Luke Davids is flanked by silver medallist Alaba Olukunle Akintola of Nigeria and Japan’s Seiryo Ikeda, who came third, at the medal ceremony in Buenos Aires. Photo: Roger Sedres, CanonSA/African News Agency/ANA)
Luke Davids is flanked by silver medallist Alaba Olukunle Akintola of Nigeria and Japan’s Seiryo Ikeda, who came third, at the medal ceremony in Buenos Aires. Photo: Roger Sedres, CanonSA/African News Agency/ANA)
Luke Davids celebrates after winning the gold medal in the 100m final. Photo: Roger Sedres, CanonSA/African News Agency/ANA)
Luke Davids celebrates after winning the gold medal in the 100m final. Photo: Roger Sedres, CanonSA/African News Agency/ANA)
The moment Luke Davids knew he had the victory in the bag, he beat his chest in triumph. Photo: Roger Sedres, CanonSA/African News Agency/ANA)
The moment Luke Davids knew he had the victory in the bag, he beat his chest in triumph. Photo: Roger Sedres, CanonSA/African News Agency/ANA)

CAPE TOWN – The euphoria of becoming a Youth Olympic champion can be overwhelming, especially for someone who hails from an area that is sometimes in the news for the wrong reasons.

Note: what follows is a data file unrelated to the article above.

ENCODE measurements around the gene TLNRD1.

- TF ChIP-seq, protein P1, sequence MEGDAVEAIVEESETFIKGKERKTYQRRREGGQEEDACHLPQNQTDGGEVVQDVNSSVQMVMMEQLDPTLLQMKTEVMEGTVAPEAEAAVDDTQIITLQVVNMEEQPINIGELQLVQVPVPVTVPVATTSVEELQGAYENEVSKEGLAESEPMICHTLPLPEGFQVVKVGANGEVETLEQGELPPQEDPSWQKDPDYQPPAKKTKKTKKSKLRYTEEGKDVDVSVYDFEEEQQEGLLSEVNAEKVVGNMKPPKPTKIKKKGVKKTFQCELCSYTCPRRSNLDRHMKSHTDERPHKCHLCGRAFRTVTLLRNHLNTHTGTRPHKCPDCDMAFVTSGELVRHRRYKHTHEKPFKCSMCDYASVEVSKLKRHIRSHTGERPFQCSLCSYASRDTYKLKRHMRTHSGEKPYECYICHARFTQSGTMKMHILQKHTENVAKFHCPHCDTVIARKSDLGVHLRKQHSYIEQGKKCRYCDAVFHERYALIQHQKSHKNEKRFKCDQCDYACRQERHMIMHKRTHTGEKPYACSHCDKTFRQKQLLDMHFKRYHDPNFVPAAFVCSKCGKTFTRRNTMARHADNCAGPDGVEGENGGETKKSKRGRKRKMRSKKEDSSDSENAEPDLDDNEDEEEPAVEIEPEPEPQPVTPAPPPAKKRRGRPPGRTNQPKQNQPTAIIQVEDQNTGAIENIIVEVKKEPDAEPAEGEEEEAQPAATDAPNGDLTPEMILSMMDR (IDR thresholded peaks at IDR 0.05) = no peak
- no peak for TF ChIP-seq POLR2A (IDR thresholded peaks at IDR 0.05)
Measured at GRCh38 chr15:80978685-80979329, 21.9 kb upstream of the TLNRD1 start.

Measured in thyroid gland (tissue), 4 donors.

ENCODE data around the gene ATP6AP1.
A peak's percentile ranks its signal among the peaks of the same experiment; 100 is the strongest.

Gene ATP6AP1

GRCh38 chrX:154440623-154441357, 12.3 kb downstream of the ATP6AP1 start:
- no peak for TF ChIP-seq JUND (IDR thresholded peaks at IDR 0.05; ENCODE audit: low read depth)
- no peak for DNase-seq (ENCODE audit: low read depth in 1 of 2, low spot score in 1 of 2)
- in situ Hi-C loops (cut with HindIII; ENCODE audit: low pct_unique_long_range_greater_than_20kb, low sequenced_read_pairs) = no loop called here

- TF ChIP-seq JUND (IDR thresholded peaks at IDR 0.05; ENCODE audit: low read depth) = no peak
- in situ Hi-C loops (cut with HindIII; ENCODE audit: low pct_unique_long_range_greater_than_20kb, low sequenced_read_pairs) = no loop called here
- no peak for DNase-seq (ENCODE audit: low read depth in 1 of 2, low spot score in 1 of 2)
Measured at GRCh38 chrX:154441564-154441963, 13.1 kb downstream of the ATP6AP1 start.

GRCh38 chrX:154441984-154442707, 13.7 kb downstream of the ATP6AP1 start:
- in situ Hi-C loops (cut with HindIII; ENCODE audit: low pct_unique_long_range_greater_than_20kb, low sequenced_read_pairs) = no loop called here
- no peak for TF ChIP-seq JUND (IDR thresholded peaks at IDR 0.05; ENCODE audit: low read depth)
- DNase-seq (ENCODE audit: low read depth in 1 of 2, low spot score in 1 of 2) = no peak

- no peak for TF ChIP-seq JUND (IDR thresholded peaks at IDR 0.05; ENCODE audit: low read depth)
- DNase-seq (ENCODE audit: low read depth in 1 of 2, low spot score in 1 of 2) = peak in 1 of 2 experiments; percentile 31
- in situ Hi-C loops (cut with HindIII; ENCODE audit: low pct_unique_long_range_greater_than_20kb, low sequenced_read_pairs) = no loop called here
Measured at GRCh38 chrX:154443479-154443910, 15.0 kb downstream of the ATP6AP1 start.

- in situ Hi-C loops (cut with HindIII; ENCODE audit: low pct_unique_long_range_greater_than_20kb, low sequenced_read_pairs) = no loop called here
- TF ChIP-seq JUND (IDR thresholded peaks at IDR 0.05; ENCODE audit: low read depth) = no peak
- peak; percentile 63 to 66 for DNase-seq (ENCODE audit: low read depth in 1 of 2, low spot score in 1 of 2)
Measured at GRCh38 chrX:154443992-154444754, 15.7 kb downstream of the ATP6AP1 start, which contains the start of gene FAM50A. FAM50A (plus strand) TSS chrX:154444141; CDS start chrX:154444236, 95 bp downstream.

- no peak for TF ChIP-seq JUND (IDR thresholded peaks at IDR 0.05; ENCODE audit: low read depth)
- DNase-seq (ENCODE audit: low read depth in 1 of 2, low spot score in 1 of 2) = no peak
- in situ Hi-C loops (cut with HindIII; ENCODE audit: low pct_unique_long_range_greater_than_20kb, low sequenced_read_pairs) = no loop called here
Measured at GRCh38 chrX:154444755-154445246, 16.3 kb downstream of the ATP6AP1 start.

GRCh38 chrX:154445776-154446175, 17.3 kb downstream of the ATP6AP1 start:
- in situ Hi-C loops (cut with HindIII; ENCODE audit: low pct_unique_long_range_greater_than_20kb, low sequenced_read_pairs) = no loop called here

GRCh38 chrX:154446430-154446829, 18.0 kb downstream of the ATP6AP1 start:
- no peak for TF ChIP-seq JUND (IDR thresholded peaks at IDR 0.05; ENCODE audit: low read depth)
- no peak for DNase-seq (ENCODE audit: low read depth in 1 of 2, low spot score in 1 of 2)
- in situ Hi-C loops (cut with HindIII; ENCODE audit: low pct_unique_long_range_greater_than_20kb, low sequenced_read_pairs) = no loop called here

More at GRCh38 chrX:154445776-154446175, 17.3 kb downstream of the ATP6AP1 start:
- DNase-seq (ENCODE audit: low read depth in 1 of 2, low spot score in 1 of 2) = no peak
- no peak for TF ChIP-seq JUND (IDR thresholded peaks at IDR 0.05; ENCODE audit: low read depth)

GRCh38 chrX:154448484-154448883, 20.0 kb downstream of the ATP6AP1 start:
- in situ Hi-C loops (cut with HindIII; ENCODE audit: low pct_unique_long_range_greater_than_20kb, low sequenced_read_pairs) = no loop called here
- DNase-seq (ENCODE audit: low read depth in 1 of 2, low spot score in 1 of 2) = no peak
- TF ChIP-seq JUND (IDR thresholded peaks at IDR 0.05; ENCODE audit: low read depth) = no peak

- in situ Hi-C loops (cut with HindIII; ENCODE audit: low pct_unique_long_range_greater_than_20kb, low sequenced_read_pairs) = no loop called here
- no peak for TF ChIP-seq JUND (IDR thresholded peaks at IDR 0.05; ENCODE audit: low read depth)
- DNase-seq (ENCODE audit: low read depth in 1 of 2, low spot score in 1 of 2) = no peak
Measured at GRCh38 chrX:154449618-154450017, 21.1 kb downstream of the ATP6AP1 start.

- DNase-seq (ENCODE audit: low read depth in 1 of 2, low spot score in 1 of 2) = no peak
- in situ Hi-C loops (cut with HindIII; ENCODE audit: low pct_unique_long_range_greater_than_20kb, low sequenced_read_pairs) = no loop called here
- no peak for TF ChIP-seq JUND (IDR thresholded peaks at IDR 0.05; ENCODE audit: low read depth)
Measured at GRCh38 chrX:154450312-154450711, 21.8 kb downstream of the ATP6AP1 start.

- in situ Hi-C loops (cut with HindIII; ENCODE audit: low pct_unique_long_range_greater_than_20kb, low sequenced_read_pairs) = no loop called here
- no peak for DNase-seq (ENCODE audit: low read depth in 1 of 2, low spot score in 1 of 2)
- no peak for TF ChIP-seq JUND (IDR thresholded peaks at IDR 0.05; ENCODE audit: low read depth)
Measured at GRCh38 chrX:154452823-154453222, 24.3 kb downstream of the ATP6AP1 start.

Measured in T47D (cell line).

And Luke Davids was in such a state with all the attention that he has been getting following his victory in the 100m at the Youth Olympics in Buenos Aires on Monday that he just put his phone down to get away from it all.

But despite all the good wishes from back home becoming “just a bit much”, the 17-year-old speedster – who ran an astonishing 10.15 seconds, which equalled the Under-18 world record, but is not recognised because of an illegal wind reading – still remembered where he comes from.

Talking to IOL Sport from Argentina this week, Davids was asked about what an inspirational figure he can become for people from his suburb of Belhar, and the sprinter spoke about how to deal with the difficulties of life in the area.

“Yes, that’s the main goal (giving hope), especially in Belhar. I’m trying to be the change in Belhar, to inspire the young, so that we have a better youth,” Davids said.

“When people hear Belhar, then they think about drug addicts and such stuff, and people who drop out of school.

“So, it’s not your circumstances, but what you make out of it. I chose to make a difference.”

Davids is not the first modern-day sporting talent to come out of Belhar, which proves that anyone with real ambition can get to the highest levels.

Recently-capped Springbok lock Marvin Orie comes from Belhar, and so does long-serving Bok physiotherapist René Naylor.

Davids has enjoyed the support from his school, Parow High, where he is in Grade 10.

“They have supported me really well. I’ve had messages from the teachers and the principal, wishing me luck and such stuff. They’re behind me and backing me, so Parow have played a big role in supporting me.”

 

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